As Troy, film star Denzel Washington puts his considerable Hollywood charm to use in bringing out the character’s endearing qualities along with his flaws. He expertly locates the vulnerability beneath Troy’s bravado. Viola Davis (Oscar-nominated for the 2008 film Doubt, and a veteran of several cycle plays) is a restrained but powerful presence as Rose. The fence around the yard that Troy is building throughout the play is Rose’s idea—an expression of her desire to define and protect what she values. She is a reconciler, determined to hold her family together; she stays on the margins of the men’s conversation in the yard and changes the subject whenever she senses danger or discord. She looks out for the son from a previous marriage whom Troy neglects, and for Gabe, Troy’s brother, brain-damaged in the war. Rose knows Troy’s faults better than he does, and when she finally explodes in anger, the scene is heartrending: “You take,” she tells him, “and don’t even know nobody’s giving!”
In print, Fences carries an epigraph from the playwright: “When the sins of our fathers visit us / We do not have to play host. / We can banish them with forgiveness / As God, in His Largeness and Laws.” Troy wrestles with his father’s legacy, and his family in turn struggles with the fallout from his mistakes. Wilson’s verse suggests that forgiveness is the key to moving forward as individuals and in community. The clearest illustration of that possibility (a major theme in the cycle) is Rose’s willingness to accept Troy’s illegitimate baby as her own, an act of generosity that looks toward the future, determined to make a blessing out of pain.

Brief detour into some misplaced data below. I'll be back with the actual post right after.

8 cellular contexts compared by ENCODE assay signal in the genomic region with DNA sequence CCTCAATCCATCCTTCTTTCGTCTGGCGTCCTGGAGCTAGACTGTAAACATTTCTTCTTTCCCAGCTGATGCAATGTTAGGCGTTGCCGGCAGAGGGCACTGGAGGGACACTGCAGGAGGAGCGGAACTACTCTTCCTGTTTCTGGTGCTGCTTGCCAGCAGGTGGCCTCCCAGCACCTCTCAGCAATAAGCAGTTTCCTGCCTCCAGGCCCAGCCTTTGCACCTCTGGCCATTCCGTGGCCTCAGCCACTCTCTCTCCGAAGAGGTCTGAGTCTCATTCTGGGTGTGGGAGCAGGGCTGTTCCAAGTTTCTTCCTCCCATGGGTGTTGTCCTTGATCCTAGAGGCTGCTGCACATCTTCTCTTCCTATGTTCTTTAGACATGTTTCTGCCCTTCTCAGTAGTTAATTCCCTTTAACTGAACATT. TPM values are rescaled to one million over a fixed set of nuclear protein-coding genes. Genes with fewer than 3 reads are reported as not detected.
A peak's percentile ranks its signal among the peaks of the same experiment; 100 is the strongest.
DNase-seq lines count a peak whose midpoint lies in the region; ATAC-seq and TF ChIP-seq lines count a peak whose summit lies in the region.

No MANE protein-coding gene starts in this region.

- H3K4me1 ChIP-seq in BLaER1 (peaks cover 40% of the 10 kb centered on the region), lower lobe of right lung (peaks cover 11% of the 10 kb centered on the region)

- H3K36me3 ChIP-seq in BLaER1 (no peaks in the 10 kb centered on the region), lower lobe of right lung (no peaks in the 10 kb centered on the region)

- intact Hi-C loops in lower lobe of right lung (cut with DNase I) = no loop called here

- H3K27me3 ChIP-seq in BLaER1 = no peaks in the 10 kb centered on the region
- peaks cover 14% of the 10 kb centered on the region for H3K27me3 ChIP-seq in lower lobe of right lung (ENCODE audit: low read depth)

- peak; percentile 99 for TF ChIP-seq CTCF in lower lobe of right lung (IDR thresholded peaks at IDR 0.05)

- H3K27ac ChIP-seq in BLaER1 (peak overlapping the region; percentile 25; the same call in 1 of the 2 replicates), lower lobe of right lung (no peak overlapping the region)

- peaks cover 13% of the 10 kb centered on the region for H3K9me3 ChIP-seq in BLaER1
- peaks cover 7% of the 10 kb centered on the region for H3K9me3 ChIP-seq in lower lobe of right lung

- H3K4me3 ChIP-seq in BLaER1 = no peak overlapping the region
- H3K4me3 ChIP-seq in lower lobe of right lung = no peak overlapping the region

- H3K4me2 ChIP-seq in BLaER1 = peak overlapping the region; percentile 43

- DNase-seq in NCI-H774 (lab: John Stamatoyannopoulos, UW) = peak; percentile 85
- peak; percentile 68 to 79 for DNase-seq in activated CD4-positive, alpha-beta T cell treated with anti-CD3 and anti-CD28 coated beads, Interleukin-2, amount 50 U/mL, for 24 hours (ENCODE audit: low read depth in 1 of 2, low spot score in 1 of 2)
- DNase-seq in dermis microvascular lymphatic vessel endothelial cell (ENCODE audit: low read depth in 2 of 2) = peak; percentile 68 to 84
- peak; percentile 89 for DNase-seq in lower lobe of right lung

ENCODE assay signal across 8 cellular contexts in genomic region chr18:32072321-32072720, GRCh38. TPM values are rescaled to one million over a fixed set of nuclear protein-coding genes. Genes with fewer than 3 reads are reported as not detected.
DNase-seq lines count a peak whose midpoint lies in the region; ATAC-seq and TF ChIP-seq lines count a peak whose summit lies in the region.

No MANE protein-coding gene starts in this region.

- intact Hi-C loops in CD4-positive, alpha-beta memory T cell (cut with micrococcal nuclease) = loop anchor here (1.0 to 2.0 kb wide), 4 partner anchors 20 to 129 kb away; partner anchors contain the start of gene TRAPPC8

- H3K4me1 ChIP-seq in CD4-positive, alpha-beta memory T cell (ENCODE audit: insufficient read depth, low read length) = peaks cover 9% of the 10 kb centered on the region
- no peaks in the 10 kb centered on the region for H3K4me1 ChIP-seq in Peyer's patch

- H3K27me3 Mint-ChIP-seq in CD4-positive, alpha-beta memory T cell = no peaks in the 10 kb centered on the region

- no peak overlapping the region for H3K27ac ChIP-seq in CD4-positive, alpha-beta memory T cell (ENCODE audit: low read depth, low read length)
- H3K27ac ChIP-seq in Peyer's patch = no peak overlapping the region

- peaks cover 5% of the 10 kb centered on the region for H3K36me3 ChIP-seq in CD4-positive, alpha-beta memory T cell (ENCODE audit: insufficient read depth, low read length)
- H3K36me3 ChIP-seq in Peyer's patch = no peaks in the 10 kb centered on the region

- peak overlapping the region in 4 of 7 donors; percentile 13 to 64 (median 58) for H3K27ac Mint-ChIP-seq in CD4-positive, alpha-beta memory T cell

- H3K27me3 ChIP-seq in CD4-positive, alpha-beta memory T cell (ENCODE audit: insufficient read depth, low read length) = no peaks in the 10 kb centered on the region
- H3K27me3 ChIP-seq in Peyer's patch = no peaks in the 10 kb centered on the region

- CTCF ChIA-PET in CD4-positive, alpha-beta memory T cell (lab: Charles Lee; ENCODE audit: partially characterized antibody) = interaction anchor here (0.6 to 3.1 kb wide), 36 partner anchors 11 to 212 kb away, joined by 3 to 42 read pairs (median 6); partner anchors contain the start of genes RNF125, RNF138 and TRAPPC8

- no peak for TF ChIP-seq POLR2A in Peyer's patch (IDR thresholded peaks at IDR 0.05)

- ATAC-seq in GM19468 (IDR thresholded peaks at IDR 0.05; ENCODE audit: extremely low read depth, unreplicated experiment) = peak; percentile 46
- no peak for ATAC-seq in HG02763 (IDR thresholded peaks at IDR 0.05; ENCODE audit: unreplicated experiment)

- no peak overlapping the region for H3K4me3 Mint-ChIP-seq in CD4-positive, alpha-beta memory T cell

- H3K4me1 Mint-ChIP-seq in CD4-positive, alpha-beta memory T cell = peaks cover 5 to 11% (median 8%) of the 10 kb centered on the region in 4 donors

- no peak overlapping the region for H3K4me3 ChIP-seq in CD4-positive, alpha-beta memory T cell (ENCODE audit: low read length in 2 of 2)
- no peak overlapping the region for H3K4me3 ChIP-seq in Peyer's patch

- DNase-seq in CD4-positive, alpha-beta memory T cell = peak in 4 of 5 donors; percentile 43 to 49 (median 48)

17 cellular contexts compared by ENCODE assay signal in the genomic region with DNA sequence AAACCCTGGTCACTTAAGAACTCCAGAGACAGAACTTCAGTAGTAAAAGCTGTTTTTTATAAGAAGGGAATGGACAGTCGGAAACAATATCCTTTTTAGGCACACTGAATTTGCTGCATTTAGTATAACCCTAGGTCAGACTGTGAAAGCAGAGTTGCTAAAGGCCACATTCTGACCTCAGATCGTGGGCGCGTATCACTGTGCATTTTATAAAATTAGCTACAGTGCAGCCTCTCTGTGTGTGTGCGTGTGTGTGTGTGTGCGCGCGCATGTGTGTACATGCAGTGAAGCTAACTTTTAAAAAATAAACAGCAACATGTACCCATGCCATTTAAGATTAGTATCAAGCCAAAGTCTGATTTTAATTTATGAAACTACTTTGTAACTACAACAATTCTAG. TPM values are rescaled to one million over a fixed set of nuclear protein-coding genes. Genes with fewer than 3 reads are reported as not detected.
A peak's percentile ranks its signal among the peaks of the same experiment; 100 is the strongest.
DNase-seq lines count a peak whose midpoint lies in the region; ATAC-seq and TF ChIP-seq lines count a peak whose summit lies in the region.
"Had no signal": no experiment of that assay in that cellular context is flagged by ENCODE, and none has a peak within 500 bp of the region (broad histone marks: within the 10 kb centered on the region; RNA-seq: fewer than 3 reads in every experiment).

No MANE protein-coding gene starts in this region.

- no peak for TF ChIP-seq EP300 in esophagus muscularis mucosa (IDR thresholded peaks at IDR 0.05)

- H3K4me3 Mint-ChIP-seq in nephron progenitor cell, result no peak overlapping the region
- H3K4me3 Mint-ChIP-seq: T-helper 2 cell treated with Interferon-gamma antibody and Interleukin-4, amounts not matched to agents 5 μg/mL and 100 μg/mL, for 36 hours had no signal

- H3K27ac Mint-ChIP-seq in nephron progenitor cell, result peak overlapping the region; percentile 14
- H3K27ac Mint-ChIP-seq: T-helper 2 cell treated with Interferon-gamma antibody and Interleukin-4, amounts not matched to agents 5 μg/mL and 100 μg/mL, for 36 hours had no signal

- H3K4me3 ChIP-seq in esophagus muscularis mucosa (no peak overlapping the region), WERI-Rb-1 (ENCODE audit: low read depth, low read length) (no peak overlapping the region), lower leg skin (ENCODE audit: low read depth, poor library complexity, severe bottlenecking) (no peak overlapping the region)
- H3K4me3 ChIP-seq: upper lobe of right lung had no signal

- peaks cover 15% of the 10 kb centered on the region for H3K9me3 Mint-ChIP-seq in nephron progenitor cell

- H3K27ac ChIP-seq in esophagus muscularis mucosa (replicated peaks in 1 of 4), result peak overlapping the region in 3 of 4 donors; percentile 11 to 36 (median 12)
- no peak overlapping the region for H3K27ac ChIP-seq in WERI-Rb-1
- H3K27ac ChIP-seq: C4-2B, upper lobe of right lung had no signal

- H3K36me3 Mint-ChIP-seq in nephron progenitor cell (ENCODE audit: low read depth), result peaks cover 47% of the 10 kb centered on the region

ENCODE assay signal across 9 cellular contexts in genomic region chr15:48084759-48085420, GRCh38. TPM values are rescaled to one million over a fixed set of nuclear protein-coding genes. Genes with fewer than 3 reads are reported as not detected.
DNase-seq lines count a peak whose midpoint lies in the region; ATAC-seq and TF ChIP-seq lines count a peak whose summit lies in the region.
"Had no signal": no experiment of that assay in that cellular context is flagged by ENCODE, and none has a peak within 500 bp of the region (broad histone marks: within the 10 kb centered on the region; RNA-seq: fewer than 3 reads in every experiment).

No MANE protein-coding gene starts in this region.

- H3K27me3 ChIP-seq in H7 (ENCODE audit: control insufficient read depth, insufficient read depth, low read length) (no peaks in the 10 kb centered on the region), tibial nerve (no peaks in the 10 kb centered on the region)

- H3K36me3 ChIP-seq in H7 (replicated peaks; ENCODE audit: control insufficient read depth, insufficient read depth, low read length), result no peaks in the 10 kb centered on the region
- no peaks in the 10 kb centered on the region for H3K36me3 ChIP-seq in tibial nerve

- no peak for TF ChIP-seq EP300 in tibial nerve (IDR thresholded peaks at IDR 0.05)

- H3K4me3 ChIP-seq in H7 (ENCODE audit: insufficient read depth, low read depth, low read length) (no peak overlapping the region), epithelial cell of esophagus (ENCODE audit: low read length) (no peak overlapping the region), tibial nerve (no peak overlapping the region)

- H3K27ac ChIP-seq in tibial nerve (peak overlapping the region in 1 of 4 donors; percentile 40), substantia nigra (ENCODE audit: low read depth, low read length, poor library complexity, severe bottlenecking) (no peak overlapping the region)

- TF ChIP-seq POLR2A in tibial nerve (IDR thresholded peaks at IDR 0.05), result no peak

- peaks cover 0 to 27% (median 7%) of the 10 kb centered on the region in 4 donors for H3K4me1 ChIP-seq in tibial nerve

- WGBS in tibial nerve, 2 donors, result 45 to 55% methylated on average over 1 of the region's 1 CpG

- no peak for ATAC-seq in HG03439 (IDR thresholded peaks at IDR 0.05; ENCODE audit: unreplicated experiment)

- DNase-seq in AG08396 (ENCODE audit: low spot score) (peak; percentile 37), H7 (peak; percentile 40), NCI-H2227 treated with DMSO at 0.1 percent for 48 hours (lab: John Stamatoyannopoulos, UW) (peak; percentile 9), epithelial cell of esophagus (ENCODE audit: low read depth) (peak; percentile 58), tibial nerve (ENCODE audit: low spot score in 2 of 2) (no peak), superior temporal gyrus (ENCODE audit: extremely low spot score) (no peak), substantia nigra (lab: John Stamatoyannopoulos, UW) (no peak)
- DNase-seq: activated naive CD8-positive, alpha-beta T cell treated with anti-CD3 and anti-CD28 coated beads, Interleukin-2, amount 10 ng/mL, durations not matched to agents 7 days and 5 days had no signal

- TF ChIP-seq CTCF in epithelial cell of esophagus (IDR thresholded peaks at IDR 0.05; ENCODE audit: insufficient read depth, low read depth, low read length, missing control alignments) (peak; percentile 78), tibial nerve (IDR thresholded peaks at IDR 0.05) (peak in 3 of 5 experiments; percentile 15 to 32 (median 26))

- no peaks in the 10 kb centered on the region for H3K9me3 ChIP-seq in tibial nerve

Like so many of Wilson’s characters, Rose finds her strength in religion; she turns to the church when her marriage lets her down. But the prophet of Fences is Troy’s disabled brother, who “believes with every fiber of his being that he is the Archangel Gabriel.” Gabe predicts that Troy’s story will end in glory—“St. Peter got your name in the book,” he insists. “I seen it.” And Gabe’s advocacy bears fruit in the play’s final moments, when—according to the stage directions, beautifully interpreted here—“the gates of heaven stand open as wide as God’s closet.”
Wilson died of liver cancer at sixty. His last play was Radio Golf, set in 1997, by which time Aunt Ester is long dead, and her descendants are fighting to save her home from being demolished. This conclusion to the cycle is a final warning from Wilson about the cost of forgetting or abandoning one’s history. Thanks to his efforts and gifts, that history has a strong and lasting voice in American theater. Fences alone secures Wilson’s legacy, and the production now on Broadway is a worthy tribute.
Pictured: Denzel Washington and Stephen McKinley Henderson in Fences. Photo by Joan Marcus.